Written by Dagmar Fors Karppi Wednesday, 12 December 2012 13:26
When can you give a holiday present and do a good deed at the same time? You can when you purchase a marine print from the Ida May Project (IMP).
Artist Ken Marcell has created several prints for the IMP Corporation. Mr. Marcell worked as an industrial designer and an architectural illustrator. He is a Pratt Institute graduate. He grew up on Long Island and here, he developed his love of boats and sailing, naturally.
Currently Mr. Marcell divides his time between here, and living in Sterling, Massachusetts, just north of Wooster. “I grew up in Syosset and learned to sail in Oyster Bay, so this is a bit of a homecoming,” he said, seated in J Building on West End Avenue on the Western Waterfront — the former Jakobson Shipyard property. “I remember Jakobson’s Shipyard as a kid.
“I remember seeing the HMS Bounty here, during the ’60s, after the movie was made,” he recalled. [The HMS Bounty replica ship sank during Hurricane Sandy near Hatteras, N.C.]
It appears that so far, the Ida May hasn’t caught the imagination of the public and funding is at a standstill. Although according to IMPC board member Gregory Druhak, the Ida May requires more money than oyster sloop Christeen and the board so far has taken the approach of looking to find three to six major donors (individuals or corporations) with amounts from $50,000 to $100,000 to make sure the project has enough money to get through to completion. Funding has come in to keep the project going, but not enough to complete it.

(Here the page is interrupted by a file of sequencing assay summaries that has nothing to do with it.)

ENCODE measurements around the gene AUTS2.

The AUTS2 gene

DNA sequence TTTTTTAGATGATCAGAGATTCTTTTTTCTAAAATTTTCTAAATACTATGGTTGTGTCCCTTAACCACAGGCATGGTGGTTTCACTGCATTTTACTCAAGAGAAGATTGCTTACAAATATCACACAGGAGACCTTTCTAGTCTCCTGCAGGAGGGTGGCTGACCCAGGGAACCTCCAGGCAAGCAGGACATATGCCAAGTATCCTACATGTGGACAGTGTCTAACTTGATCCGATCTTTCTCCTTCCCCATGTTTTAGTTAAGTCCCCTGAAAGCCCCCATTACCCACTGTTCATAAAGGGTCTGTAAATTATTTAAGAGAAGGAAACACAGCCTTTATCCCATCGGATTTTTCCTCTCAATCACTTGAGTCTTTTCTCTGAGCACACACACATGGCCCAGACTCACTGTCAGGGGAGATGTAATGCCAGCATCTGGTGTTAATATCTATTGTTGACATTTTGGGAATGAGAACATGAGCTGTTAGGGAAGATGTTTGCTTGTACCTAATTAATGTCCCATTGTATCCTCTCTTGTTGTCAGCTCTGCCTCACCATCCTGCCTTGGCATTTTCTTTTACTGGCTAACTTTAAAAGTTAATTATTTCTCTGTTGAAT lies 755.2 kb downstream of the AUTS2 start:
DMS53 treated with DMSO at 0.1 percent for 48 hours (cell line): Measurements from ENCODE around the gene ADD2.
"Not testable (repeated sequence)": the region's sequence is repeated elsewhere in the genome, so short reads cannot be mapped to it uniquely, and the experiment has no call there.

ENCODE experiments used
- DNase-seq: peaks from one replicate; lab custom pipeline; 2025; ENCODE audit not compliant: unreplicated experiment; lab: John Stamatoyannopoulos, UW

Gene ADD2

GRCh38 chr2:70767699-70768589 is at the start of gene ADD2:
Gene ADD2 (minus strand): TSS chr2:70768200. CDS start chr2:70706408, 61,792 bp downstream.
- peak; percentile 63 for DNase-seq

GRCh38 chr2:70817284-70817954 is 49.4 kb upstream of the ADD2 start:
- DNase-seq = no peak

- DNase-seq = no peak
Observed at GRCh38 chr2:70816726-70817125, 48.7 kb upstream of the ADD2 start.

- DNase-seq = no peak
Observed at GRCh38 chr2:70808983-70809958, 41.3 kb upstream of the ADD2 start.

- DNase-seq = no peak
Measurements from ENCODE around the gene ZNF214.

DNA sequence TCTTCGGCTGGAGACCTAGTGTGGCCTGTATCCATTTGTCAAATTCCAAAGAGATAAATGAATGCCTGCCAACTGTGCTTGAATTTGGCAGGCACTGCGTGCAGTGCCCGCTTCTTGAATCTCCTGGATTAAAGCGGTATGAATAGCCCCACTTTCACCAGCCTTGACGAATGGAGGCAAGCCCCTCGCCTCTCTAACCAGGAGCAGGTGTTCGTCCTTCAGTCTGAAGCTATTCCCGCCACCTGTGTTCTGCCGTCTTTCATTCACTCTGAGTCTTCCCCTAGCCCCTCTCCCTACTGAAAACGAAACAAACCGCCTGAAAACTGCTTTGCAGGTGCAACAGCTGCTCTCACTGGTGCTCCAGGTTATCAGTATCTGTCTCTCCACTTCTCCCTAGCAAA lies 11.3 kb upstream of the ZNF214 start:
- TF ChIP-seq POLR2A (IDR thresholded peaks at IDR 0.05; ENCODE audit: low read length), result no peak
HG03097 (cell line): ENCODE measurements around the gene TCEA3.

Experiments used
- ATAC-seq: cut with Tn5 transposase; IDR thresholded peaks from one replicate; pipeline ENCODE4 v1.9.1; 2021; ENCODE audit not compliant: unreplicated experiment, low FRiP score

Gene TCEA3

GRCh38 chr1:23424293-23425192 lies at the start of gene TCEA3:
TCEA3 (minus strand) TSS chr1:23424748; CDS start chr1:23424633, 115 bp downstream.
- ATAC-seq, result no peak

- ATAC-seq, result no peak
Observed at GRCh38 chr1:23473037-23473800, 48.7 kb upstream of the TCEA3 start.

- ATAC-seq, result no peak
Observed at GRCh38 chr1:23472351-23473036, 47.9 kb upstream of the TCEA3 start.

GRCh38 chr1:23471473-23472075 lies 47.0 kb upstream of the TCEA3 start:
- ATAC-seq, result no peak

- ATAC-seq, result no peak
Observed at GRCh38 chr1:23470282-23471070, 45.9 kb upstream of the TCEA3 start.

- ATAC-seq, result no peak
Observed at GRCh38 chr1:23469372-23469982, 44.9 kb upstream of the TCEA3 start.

The board has been hesitant to ask for smaller amounts from a wider group of people for fear that if, say an individual donates $1,000 (a lot for an individual) and the project stalls, then their donation would be for naught and that will leave a bad taste in the community. Those that have donated to keep the project going are cognizant of the situation and the current risk and are effectively the type of angels sorely needed and appreciated when things get rough. The board had anticipated that a wide public campaign would be undertaken once the end goal was, while if not certain, at least reasonably within sight, which is not the case.
The shipwright, David Small, who gave Ida May a favorable bid, and his apprentices were sent home early this year, but are still on call. Volunteers have been ad-hoc working on ancillary tasks required by the project that don’t need a shipwright. Activity is slow.
The board unanimously paid the shipwright’s rental obligation through the end of September out of their own pockets, a painful decision but the right thing to do. The rental is closed and the shipwright has permanently moved out. In the meantime he and his apprentices have had to find other work in his home state of Maine. They have a personal relationship with what they and the volunteers have begun to create, and they are eager to come back and finish the task. For them it is a matter of pride.
Clint Smith, the project president, is admant that, like oyster sloop Christeen, the Ida May will be completed. If large donors don’t aren’t found, that means a professional schedule will likely not be kept. The shipwrights contract will have to be revisited, both for his sake and the project’s. The project will drag out and take longer and be more difficult and ultimately cost more. But Mr. Smith feels it will get done, said Mr. Druhak.